We have first to prove the Pizza theorem
If we cut a disk (a pizza...) from any interior point by any 4 lines 45 degrees apart, the total area of even numbered pieces equals the total area of odd numbered pieces.
The lengths of segments built by two secant chords at 90° satisfy
a² + b² + c² + d² = 4R²
M midpoint of CD and N midpoint of AB.
In triangle OMD : OD² = OM² + MD²
MD = CD/2 = (PC + PD)/2
OM = NP = NB-BP = (PA + PB)/2 - PB = (PA - PB)/2
Hence R² = OD² = ((PA - PB)/2)² + ((PC + PD)/2)² and expanding
R² = (PA² + PB² + PC² + PD²)/4 + (PC.PD - PA.PB)/2
The power of P is PC.PD = PA.PB
Hence PA² + PB² + PC² + PD² = 4R²
Let's then prove the Pizza theorem.
The total area of blue parts is, without precisely defining functions
a(θ), b(θ), c(θ), d(θ) giving the ray lengths as a function of θ :
S1 = ∫0φ (a²(θ)/2 + b²(θ)/2 + c²(θ)/2 + d²(θ)/2) dθ = ∫0φ4R²/2 dθ = 2R²φ
Similarily, the total area of white pieces is S2 = 2R²(π/2-φ)
When φ = π/4, these two areas are equal. QED.
If two disks overlap, any point P inside the common part then simultaneously shares each of the
two disks into equal areas. This happens with the pizza, the tomato toping and anchovy toping
which are simultaneously equally shared.
The equal sharing is done "automatically" as long as the any number of different areas (topings) have a common part.
Concerning the egg, there is no common part with the anchovy toping, but just draw one of the cuts through the center of the egg will share the egg into two equal parts.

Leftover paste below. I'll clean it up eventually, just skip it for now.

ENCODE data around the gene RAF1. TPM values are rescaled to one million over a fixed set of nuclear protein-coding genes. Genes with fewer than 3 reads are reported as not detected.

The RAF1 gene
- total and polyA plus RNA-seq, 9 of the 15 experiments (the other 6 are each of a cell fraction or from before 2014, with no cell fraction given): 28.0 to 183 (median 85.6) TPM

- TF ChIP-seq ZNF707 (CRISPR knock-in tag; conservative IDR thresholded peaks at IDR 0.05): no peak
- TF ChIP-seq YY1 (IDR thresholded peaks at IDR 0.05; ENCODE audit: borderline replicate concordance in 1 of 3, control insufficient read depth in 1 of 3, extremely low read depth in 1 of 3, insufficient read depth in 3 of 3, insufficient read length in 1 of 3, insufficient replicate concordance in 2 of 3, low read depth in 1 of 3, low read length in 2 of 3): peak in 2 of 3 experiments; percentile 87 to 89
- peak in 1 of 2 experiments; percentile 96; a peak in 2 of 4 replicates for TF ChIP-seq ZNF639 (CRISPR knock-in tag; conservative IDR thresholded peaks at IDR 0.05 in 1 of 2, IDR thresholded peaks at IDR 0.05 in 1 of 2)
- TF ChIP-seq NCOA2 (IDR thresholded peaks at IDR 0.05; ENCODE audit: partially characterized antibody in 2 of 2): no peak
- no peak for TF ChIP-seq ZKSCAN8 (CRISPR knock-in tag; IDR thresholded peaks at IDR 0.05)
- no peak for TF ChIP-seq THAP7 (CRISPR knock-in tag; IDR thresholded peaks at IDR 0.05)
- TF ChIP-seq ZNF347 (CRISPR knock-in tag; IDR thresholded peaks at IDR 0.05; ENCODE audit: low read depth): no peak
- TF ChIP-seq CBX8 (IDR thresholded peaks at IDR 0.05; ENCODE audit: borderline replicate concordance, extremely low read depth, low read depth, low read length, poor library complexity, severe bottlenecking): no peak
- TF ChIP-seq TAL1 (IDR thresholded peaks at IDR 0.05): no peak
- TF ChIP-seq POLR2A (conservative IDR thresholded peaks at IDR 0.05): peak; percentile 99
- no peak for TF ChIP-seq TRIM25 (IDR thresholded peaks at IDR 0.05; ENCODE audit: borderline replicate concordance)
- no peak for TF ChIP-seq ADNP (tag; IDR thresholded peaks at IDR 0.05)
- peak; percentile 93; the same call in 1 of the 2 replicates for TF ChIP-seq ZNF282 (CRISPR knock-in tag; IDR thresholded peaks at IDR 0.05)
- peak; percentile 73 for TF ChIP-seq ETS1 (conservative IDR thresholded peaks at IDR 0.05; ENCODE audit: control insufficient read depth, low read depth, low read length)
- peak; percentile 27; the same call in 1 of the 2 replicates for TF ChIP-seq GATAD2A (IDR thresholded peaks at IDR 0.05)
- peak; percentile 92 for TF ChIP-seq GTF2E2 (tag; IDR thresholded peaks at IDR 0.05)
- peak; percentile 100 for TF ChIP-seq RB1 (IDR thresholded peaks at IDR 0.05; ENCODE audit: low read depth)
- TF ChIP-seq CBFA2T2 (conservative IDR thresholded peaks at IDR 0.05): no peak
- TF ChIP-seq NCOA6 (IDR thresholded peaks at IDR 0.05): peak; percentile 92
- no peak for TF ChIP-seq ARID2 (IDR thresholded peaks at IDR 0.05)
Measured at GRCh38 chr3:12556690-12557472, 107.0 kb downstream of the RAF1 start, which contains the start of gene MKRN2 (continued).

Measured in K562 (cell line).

Suppose now there are two concentric disks with radius R and R+dR, the annulus is also equally shared, hence when dR tends toward 0, the circumference (the pizza edge) is also equally shared.
The last problem is because of sweet peppers...
The center of cuts being in the anchovy part, a ray has to go through the egg's center,
and another or the same vector has to go through the sweet peppers area's center.
Of course because of the symetric role of anchovy-egg-pepper, we could as well choose the cutting point inside egg or sweet pepper, the two other centers being on rays.
The locus of cut center P is from where we see the two other centers A and B under a kπ/4 angle, That is the set of AB line, circle with diameter AB and two circles "at 45° " in A and B. If this locus goes through the third area, the problem can be solved. Without any further constraints, we had better choose the cut center P in the largest area !
A proof without words
With a suitable dissection of pieces, the proof becomes obvious by symetries,
each person getting one and only one part of each colour.
M is midpoint of AE, N midpoint of CG, P' symetric of P with respect to M, P" symetric of P w.r.t N, and drawing some parallels to the original cuts.
This construction works if CG<AE and PC<PG, and we always can reach this case by symetry/rotations. Else some parts have "negative" area.
An interactive Java applet.